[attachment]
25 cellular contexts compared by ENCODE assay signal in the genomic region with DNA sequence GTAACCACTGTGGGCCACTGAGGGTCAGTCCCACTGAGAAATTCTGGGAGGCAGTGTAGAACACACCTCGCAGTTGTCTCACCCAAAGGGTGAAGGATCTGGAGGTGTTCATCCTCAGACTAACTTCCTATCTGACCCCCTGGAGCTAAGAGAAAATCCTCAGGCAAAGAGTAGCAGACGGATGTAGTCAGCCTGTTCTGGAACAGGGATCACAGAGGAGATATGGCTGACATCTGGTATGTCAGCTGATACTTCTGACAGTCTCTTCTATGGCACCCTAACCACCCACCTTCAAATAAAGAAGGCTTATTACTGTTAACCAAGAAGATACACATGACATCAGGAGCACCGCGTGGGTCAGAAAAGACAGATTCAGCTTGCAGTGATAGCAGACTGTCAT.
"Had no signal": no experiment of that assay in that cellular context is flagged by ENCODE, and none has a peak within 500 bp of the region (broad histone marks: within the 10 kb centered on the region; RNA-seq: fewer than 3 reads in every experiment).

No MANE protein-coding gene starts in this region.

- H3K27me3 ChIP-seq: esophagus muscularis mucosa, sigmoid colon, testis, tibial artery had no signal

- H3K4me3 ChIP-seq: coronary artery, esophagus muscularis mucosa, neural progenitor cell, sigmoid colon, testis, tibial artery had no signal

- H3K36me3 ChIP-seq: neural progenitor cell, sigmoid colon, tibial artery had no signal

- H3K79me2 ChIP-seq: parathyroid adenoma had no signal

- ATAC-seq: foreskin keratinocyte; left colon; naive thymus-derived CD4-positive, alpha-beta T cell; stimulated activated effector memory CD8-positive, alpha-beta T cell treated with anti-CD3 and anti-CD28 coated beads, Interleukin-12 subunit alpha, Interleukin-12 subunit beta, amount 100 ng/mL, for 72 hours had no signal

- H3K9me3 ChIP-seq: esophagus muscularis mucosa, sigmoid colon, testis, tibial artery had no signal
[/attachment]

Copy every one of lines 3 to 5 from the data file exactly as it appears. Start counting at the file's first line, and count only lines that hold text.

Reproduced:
No MANE protein-coding gene starts in this region.

- H3K27me3 ChIP-seq: esophagus muscularis mucosa, sigmoid colon, testis, tibial artery had no signal

- H3K4me3 ChIP-seq: coronary artery, esophagus muscularis mucosa, neural progenitor cell, sigmoid colon, testis, tibial artery had no signal